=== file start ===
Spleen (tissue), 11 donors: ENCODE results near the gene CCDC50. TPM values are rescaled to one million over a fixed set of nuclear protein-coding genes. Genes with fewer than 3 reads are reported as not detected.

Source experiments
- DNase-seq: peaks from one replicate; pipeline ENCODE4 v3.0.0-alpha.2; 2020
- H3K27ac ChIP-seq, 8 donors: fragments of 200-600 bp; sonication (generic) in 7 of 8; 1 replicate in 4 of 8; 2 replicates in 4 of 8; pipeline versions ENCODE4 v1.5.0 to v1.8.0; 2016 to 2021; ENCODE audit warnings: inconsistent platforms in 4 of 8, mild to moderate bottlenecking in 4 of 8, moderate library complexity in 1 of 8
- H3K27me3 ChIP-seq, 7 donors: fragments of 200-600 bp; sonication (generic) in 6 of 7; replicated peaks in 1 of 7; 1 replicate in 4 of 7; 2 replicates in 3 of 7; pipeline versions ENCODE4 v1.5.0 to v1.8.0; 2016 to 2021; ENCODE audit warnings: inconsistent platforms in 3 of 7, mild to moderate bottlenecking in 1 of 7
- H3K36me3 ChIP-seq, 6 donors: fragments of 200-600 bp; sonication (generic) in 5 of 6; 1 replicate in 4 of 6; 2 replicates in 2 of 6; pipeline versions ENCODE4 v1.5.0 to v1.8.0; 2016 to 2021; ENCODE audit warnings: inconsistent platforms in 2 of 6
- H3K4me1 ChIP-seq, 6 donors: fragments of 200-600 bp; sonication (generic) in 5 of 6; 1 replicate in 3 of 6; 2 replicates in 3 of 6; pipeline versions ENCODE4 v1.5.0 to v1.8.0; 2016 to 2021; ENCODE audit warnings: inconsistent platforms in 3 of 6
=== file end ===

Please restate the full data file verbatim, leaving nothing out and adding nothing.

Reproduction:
Spleen (tissue), 11 donors: ENCODE results near the gene CCDC50. TPM values are rescaled to one million over a fixed set of nuclear protein-coding genes. Genes with fewer than 3 reads are reported as not detected.

Source experiments
- DNase-seq: peaks from one replicate; pipeline ENCODE4 v3.0.0-alpha.2; 2020
- H3K27ac ChIP-seq, 8 donors: fragments of 200-600 bp; sonication (generic) in 7 of 8; 1 replicate in 4 of 8; 2 replicates in 4 of 8; pipeline versions ENCODE4 v1.5.0 to v1.8.0; 2016 to 2021; ENCODE audit warnings: inconsistent platforms in 4 of 8, mild to moderate bottlenecking in 4 of 8, moderate library complexity in 1 of 8
- H3K27me3 ChIP-seq, 7 donors: fragments of 200-600 bp; sonication (generic) in 6 of 7; replicated peaks in 1 of 7; 1 replicate in 4 of 7; 2 replicates in 3 of 7; pipeline versions ENCODE4 v1.5.0 to v1.8.0; 2016 to 2021; ENCODE audit warnings: inconsistent platforms in 3 of 7, mild to moderate bottlenecking in 1 of 7
- H3K36me3 ChIP-seq, 6 donors: fragments of 200-600 bp; sonication (generic) in 5 of 6; 1 replicate in 4 of 6; 2 replicates in 2 of 6; pipeline versions ENCODE4 v1.5.0 to v1.8.0; 2016 to 2021; ENCODE audit warnings: inconsistent platforms in 2 of 6
- H3K4me1 ChIP-seq, 6 donors: fragments of 200-600 bp; sonication (generic) in 5 of 6; 1 replicate in 3 of 6; 2 replicates in 3 of 6; pipeline versions ENCODE4 v1.5.0 to v1.8.0; 2016 to 2021; ENCODE audit warnings: inconsistent platforms in 3 of 6